Kushal Das

FOSS and life. Kushal Das talks here.


A few new generation command line tools

Many of us live on the terminal. We use tools which allows us to do things faster and let us stay productive. Most of these tools are old. Sometimes we do pick up a few new generation command line tools. Here is a small list of tools I am using daily. All of these are written in Rust .


ripgrep screenshot

ripgrep was the first Rust tool I started using daily as a replacement for grep. It is easy to use. The output looks nice, and also works with my vim.


exa is the replacement for ls. It includes many useful flags.

exa demo


bat is the one stop replacement for cat and less. It also provides syntax highlighting with nice colours. I do have an alias cat=/usr/bin/bat -p.

bat demo


zoxide allows to move around directories super fast.

zoxide demo


starship is the shell prompt you can see in all of the GIFs above. It allows a lot of customization.

All of these tools are packaged in Fedora 32 by the amazing fedora-rust SIG.

Tools I use daily

In this post, I am going to talk about the tools that I use daily on my computer. This is a personal choice, I don’t intend to spark off a vim vs Emacs debate as an outcome of this blog post.

Operating System

I use Fedora as my primary Operating System. I am currently running Fedora 25 in all my boxes except one home server, which runs Fedora 24. In the data center, I have CentOS on the bare-metal, and Fedora in the VM(s). The very same goes for any quick VM that I create over Fedora Infra Cloud.


Last June, I moved to i3wm from Gnome. I started with the configuration from Adam Miller and then modified according to my preferences. This morning, I updated it further so I could use my Kinesis keyboard along with it. For the last few months, I was using my Das Keyboard for a change. I am back to my most favorite keyboard now. :)

The only problem I encountered with i3wm is with projectors. Not all projectors work out of the box with my system. Maybe it is a problem with the configuration that I have. It at least works with my external monitor or the TV at home. It also works properly with a few of the projectors in the local Red Hat office.


I use mbsync tool from isync package to sync all my emails locally. In the past, I used offlineimap, but mbsync seems to be a little faster in syncing e-mails. This helps when mailboxes are as big as mine.

I use Kolabnow as my primary e-mail service provider, I still use my Gmail id as it is configured with a few too many things. I am very happy with Kolab’s service, and I think it is a perfect service to pay for.

Mutt is the choice of mail client. Most of the other mail clients fail to open or function properly with the large size maildirs that I have. To send out the mail, I use msmtp tool on the laptop.

Editor + IDE

Vim is my first choice as editor. I use it daily for most of my work; right from writing e-mails in mutt to doing the final review of my blog posts before publishing. I don’t use any plugin as I like to have the same experience in every server I use, and I don’t particularly like installing random plugins in the servers. You can find my simple vimrc here.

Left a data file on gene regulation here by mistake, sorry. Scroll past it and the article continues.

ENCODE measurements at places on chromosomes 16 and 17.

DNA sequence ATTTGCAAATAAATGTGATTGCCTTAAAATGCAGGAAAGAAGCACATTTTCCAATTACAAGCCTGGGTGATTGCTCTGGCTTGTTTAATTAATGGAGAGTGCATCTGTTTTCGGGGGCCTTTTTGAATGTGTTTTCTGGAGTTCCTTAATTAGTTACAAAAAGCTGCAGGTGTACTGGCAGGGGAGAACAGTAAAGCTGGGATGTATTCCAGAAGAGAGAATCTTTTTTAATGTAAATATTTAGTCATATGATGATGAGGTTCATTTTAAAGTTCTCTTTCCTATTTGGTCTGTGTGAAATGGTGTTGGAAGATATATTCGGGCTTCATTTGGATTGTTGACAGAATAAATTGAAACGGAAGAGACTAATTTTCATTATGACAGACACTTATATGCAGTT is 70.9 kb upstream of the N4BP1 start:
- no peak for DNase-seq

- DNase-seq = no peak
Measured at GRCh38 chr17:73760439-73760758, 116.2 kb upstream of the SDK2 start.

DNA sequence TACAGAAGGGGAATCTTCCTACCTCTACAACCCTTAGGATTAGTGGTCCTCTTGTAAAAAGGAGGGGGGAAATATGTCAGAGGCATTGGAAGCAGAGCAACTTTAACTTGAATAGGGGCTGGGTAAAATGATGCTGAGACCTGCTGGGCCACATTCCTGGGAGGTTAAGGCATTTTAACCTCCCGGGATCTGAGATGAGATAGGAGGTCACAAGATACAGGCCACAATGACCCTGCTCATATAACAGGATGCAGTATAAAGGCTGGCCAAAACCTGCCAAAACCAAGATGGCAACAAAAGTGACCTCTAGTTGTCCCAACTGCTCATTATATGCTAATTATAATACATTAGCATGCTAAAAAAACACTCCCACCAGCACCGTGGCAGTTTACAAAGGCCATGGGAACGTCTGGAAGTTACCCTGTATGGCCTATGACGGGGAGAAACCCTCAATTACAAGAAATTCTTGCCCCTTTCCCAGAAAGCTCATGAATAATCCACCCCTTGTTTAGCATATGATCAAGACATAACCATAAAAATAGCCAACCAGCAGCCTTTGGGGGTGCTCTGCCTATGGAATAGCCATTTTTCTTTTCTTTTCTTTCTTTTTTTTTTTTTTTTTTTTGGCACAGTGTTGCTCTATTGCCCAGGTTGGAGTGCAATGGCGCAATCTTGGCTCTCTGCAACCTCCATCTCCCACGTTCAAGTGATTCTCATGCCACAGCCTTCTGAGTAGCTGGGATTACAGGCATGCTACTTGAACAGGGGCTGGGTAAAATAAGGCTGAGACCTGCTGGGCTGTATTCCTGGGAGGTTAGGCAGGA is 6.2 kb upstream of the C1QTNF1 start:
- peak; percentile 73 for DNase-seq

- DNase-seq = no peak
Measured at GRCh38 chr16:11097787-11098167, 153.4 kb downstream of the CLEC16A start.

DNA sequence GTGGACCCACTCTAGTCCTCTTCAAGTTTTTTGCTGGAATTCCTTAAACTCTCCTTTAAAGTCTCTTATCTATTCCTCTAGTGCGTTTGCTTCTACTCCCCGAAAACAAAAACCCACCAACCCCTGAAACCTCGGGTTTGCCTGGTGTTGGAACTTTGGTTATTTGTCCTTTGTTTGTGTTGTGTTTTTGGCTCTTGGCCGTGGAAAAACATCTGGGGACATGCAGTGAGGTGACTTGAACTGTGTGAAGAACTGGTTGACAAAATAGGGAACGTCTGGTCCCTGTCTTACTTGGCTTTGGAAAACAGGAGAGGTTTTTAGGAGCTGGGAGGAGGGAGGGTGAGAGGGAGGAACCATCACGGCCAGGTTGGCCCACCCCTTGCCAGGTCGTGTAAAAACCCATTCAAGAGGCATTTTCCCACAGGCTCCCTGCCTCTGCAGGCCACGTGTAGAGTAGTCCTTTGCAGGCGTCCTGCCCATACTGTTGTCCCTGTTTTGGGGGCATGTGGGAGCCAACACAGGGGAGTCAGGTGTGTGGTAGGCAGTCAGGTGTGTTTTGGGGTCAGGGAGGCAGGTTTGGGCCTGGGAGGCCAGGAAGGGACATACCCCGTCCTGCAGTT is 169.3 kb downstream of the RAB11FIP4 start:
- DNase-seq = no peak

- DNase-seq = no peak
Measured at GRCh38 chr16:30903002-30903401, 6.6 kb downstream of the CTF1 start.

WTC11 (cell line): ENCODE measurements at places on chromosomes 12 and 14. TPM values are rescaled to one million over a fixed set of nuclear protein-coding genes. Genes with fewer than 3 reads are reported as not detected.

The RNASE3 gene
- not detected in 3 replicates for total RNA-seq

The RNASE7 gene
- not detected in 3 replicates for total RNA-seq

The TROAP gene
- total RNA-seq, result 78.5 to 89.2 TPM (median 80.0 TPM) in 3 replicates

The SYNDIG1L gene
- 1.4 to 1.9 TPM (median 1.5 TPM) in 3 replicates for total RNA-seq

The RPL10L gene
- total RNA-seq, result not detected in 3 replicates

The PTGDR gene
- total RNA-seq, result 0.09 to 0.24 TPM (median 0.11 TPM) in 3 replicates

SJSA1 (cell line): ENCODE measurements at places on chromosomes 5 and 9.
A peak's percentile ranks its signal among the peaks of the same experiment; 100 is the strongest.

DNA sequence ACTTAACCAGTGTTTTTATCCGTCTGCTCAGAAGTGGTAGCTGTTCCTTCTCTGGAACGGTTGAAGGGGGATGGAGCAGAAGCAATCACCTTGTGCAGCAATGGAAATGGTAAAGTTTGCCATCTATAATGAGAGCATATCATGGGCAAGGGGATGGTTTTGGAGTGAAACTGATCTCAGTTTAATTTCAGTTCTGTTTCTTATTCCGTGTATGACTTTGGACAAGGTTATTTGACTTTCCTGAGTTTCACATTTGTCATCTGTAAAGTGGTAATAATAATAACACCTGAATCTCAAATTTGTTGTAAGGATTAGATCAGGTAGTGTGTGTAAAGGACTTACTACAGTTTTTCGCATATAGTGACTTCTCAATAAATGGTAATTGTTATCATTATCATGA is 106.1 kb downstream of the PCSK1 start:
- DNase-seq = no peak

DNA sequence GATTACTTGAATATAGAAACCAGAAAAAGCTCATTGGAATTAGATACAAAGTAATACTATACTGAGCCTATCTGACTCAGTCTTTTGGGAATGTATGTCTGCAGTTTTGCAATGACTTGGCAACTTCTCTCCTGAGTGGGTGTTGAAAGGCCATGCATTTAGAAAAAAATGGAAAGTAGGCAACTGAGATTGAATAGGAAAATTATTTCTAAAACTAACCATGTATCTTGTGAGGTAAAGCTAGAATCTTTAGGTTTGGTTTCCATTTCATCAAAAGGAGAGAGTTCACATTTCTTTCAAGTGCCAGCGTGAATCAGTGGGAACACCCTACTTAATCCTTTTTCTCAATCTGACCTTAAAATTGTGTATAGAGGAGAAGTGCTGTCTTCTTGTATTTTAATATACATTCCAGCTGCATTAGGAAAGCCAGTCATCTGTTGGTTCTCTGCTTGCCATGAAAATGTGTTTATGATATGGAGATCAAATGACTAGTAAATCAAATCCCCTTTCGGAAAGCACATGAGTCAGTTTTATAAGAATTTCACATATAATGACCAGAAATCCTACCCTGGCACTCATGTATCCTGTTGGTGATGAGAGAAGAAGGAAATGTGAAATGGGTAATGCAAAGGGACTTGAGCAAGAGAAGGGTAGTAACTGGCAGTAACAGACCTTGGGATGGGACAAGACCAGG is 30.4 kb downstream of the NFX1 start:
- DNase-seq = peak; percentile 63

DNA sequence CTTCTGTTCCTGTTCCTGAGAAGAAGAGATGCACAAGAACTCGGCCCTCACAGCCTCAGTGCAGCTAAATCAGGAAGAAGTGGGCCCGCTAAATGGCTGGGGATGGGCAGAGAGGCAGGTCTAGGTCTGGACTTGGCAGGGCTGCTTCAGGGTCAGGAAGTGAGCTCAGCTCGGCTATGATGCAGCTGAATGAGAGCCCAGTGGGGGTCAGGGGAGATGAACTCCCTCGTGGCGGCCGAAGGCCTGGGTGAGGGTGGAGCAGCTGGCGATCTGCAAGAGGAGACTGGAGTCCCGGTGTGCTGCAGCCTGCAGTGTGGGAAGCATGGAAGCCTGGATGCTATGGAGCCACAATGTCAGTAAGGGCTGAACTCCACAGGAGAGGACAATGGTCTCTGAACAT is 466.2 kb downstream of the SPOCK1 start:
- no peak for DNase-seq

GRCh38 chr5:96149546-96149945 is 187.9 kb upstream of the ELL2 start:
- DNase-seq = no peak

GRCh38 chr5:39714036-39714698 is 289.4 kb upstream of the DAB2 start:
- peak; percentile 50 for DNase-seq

I also use PyCharm IDE from JetBrains. It actually stole the first place for Python projects from Vim. A few months back, I also found the golang plugin for it, and then started using it for all of my golang development too. It is an extremely nice IDE. You can download the community edition and start using it.

For writing any other text, I mostly used Vim. Around a month back though, I found Focuswriter. With a little bit of color changing in the theme, it has now become my standard tool for distraction-free writing. I generally prefer to put my headphones on, play some random music (Often, I do not even know the music that is playing) and then write in Focuswriter. This tool is the newest addition to my daily usage list and, seriously, one of the best finds for me in 2016. For some odd reason, I actually went through the whole source code of Focuswriter. I generally don’t do that for most of the tools I use.


I use both Firefox and Chrome with a few add-ons. Chrome loves to take up all the RAM I have. Maybe someday it will get better with RAM usage.


I use Xchat as my primary IRC client. Currently, I host a ZNC instance inside an rkt container in my server, and my Xchat connects to it. People continue to suggest other IRC clients, but I never managed to try them. I do have one irssi session running from another server for emergencies.

Blog / Website

I use Shonku, a static blogging tool I wrote back in 2013 as my blogging platform. It uses simple Markdown as the input format of the blog posts. The uses of Markdown helps me to focus on the content than on the formatting.

While I am writing this post, I am trying to remember other tools that I use regularly. I don’t see any other tool open in any current workspace in the laptop though. I find it kind of funny that even though I have so many applications installed on the computer, I only use a few of them actively. I also prefer to use the tools that have a good user base. This helps to find an answer to any question I might have. Though I keep looking at the blog posts for all the new modern and shiny tools, but for my personal usage, I am stuck with the tools I trust for a long time. In the end, I should also mention Python. I have various scripts for automating my tasks in the system, and almost all of them are written in Python. One of the last addition was the weekly status tool I started writing a few weeks back.

Note:: In the real world, Coffee is the other must-have tool for my brain to work properly. Without it, I often only keep staring at the screen without doing much. Thanks to my incredible friends, I source my coffee from all across the world. That’s a story for another day.